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The Debug Trail

When mentoring I often find students whose code "doesn't work" and are lost about where to start fixing it. In particular I'm talking about when there's no error message. Rather, the code is just not doing what you want it to do.

My first tip is to ask yourself: "what did I change recently?" If that can easily help you find the issue, then do that. Otherwise, it might be time to hit The Debug Trail.

What is The Debug Trail?

The Debug Trail is how I find bugs when code is breaking down when trying to perform a task. Particularly when the task involves many parts of the code. Let's look at an example.

Let's say I have a Delete Post button in my list of posts in my app. When I clicked it, I expect the post to disappear. But when I click the button, the post doesn't disappear! And when I refresh the page and it's still there!

The first step of going down the Debug Trail is to define the path we expect the code to follow, step-by-step. That is, what should our code be doing?

For our example about here's what should be happening:

  1. A user clicks the Delete Post button

  2. An onClick handler for that button is called

  3. The onClick handler calls a function that makes an HTTP request to our server with that post's ID

  4. Our server receives that HTTP request

  5. Our server routes that request to the handler we have for deleting posts

  6. Our handler deletes that specific post

  7. The server responds to the client

  8. The client updates the page to remove that post

This is our trail. Now it's time to use it to find our bug.

What do we do with the trail?

The point of the trail is to go through it from one end to the next, and eliminate parts of our code as suspects. A mistake I see some new coders doing with a bug like this is is to just start changing everything. They'll make a change to the onClick handler, then make a change to the database query, then make a change to the route handler, each change bearing no fruit.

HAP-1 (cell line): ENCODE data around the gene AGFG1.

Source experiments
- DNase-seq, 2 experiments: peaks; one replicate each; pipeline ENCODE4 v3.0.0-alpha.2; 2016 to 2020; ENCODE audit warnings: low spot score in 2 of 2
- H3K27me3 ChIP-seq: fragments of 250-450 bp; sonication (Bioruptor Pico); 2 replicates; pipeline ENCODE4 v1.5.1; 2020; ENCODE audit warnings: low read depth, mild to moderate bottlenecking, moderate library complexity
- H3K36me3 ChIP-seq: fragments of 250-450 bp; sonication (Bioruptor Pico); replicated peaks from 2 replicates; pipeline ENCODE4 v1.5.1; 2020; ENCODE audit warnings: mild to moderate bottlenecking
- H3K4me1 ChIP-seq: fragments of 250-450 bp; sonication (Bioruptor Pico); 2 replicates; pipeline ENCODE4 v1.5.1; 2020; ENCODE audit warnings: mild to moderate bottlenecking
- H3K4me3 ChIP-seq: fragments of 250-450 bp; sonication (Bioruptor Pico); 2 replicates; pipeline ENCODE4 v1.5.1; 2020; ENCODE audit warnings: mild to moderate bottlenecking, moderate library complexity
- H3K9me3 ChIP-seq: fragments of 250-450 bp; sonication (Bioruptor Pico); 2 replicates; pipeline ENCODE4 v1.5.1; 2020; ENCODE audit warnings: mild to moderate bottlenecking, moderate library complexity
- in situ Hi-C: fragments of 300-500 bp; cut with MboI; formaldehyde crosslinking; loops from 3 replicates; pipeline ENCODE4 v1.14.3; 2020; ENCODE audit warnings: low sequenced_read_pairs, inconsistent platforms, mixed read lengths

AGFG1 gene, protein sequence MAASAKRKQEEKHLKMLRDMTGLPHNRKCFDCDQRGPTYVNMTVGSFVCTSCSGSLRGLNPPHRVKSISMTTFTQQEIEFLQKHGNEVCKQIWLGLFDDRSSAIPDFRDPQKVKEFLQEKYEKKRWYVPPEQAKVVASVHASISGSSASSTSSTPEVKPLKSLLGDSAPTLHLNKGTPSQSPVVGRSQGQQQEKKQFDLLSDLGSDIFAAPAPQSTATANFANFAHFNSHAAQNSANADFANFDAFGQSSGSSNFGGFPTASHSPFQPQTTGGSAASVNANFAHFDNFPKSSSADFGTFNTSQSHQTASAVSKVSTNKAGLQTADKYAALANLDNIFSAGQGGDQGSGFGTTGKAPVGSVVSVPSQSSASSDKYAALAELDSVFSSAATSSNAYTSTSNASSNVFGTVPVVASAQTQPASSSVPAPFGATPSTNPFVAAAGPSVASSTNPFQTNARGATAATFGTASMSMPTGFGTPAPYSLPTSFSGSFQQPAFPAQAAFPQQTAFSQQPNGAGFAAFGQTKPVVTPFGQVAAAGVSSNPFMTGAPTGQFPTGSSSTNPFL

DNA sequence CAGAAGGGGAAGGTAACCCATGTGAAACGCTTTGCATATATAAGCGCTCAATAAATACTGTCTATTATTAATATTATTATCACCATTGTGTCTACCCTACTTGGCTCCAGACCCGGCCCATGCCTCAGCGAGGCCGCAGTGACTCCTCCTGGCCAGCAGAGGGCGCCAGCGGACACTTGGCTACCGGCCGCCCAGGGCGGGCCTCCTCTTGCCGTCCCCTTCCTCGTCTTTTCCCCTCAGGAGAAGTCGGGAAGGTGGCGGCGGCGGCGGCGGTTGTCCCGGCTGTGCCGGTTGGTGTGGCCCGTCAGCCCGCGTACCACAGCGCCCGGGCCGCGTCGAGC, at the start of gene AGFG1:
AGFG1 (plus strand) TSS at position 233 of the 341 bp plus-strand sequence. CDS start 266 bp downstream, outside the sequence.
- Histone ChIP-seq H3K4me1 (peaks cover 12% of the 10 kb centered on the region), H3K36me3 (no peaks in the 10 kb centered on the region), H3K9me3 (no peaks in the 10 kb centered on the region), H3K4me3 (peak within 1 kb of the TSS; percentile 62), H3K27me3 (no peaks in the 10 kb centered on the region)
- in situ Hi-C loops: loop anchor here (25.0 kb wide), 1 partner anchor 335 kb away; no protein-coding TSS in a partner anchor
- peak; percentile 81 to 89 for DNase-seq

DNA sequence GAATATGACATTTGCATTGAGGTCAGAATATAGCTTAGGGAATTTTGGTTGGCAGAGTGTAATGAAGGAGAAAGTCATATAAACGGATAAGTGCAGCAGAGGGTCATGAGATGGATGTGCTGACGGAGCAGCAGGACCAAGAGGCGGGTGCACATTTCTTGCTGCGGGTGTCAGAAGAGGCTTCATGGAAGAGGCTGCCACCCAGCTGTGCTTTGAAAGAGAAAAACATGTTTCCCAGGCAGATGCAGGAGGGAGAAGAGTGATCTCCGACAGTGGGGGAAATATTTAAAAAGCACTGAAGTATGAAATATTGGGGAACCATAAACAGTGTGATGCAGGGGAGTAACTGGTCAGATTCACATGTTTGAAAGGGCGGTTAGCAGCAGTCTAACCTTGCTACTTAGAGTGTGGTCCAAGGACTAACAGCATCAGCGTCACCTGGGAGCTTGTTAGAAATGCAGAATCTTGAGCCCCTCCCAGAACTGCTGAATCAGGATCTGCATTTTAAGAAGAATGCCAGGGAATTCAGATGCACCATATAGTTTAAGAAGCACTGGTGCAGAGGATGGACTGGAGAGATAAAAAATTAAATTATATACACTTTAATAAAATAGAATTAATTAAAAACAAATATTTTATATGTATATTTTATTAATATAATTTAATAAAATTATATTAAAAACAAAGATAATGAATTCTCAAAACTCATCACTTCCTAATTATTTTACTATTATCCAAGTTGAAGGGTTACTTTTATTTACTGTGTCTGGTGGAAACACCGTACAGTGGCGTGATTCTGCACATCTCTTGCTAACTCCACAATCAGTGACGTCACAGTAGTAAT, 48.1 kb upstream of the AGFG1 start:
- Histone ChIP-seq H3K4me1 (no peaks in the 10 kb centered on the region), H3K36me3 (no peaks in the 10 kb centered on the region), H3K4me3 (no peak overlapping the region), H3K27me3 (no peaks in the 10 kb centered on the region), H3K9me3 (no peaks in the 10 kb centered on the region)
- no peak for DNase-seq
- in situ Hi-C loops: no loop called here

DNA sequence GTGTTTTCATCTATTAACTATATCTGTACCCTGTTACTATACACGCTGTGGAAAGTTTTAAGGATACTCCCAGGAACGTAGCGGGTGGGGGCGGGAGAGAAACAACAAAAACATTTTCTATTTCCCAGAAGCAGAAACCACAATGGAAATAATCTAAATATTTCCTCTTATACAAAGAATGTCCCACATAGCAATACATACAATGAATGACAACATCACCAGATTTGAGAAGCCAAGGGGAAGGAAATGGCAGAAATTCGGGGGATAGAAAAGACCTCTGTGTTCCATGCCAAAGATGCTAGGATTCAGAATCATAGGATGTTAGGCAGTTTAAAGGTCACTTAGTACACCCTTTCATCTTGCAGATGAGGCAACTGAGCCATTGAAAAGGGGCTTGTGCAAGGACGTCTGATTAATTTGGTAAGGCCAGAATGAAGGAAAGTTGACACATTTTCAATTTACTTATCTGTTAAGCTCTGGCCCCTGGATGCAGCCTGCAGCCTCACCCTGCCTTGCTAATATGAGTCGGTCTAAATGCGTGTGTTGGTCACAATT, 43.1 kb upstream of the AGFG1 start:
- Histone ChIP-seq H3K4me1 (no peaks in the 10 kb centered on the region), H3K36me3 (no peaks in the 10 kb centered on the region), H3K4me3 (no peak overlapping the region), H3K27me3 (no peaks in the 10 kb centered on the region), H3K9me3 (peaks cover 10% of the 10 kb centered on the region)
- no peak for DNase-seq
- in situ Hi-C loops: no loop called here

Instead, pick an either the start or the end of this trail, and go through it, eliminating steps as you go.

For our example, I would start at the beginning of our trail. Whether to start at the start and go forward, or at the end and go backwards, will change from bug to bug and project to project.

Eliminate some steps

Here is what I would do:

  1. Go to the page causing the issues in my browser

  2. Open up the Network tab of the developer console

  3. Click the Delete Post button

If I see a request is to the server then yay! I've just eliminated steps 1-4 of my Debug Trail. I can move on in the trail. I don't need to spend any more energy thinking of that part of my app. My focus was just cut from 8 potential problem areas to 4.

Continue down the steps

Now you just continue down your Trail, eliminating steps as you go. Here's a breakdown of you might do that for the remaining steps:

  • Step 4: Is our server receiving the request? Check the logs of our server. Maybe the frontend is making the request to localhost:8080 instead of localhost:5000?

  • Step 5: Is the right handler getting the request? Is the request responding with 404? Maybe put a console log in that handler and confirm it's being called.

  • Step 6: Is the handler deleting the right post? Are there any errors coming from the database? Maybe console log the id of the post it's trying to delete?

And so on. The point is that each time I check one step and move on to the next, I'm narrowing the potential areas the problem can be. The bug can feel me approaching, zeroing in. Stay on target! Stay on target! STAR WARS.

Eventually you'll find the problem area and it will be easier to squash the bug. Happy hunting!

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